White Settlers Wiped Thousands of Miles of Cherokee Trails Off the Map. This Man is Reclaiming Them – By Walking Each and Every One.
Lamar Marshall cannot make it over the log. It lays across a small creek somewhere in the Nantahala National Forest outside Cowee, western North Carolina, as a bridge.
At first glance, Seit Tine Kya feels like any other teahouse in Yangon, Myanmar’s largest city: boisterous with animated chatter, the sipping of milky tea, the slurping of greasy noodles, the shuffling of sandals on concrete, and the kiss-kiss of old patrons calling out to young waiters.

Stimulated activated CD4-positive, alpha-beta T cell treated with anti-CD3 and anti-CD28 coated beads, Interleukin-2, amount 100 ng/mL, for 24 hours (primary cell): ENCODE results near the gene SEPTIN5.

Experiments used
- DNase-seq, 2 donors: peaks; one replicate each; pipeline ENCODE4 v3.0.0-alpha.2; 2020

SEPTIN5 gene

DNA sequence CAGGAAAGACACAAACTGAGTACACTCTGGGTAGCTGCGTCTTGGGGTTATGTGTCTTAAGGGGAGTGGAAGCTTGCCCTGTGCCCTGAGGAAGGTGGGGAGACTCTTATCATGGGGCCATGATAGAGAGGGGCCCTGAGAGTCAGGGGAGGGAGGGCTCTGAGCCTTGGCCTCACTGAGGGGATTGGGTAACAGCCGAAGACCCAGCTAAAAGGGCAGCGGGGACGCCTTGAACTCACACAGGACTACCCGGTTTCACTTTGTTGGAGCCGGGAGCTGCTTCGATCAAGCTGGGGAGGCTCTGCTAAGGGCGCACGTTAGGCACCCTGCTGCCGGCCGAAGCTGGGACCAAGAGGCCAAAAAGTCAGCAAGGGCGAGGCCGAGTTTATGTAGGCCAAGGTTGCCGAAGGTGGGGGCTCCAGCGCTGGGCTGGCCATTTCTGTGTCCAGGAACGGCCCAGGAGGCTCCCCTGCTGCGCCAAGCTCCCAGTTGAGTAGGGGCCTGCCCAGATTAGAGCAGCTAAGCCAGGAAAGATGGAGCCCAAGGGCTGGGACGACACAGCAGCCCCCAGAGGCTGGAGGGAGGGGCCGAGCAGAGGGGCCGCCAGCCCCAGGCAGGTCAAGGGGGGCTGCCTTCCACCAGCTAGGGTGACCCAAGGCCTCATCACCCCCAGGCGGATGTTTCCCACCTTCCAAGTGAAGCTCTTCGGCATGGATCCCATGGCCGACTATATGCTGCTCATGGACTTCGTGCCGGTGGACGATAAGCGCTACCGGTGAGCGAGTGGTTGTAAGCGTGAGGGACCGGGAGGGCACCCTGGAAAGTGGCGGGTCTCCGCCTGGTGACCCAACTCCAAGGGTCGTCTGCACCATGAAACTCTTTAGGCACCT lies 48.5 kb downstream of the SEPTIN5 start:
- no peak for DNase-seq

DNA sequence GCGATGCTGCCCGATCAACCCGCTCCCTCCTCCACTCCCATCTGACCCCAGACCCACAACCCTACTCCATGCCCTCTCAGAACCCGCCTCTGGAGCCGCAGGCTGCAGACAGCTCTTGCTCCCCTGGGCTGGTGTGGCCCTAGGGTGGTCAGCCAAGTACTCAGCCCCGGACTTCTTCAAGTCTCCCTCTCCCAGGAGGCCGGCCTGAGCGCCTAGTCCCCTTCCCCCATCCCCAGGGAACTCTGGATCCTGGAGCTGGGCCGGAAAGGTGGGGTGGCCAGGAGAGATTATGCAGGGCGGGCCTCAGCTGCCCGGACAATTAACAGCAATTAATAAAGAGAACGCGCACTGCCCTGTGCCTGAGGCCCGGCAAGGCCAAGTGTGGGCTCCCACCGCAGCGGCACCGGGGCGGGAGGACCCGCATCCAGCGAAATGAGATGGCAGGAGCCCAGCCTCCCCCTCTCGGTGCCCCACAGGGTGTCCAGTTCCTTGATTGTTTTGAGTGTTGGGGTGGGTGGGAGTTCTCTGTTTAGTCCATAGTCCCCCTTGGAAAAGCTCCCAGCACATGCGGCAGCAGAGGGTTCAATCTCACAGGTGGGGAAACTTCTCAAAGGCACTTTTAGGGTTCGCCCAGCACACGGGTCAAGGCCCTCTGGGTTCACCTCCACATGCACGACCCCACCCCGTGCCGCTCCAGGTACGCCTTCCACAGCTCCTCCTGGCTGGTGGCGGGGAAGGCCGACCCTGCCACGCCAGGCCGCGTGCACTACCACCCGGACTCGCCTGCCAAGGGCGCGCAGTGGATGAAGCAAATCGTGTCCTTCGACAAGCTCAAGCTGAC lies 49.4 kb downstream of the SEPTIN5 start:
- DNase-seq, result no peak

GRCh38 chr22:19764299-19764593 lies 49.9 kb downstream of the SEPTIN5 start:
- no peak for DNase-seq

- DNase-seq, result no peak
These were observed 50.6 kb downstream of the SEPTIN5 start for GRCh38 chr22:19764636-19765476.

Paul Ferber and his deckhand Puppet stand wide-legged at the bow of their charging vessel. A lopsided half-moon brightens the night, reflected in a shimmering pyramid of light upon the bay. The pair are silhouettes until Puppet flashes on a search lamp and points it ahead. Revealed in the beam, like an apparition, a cracked and peeling fishing boat appears out of the darkness. Its smoky engine pops and bangs, a deep, desperate rattle, the sounds like quick-burst gunshots, as it begins fleeing. Puppet struggles to keep the search lamp steady as they chase after it, illuminating leaping silvery fish in its quivering beam.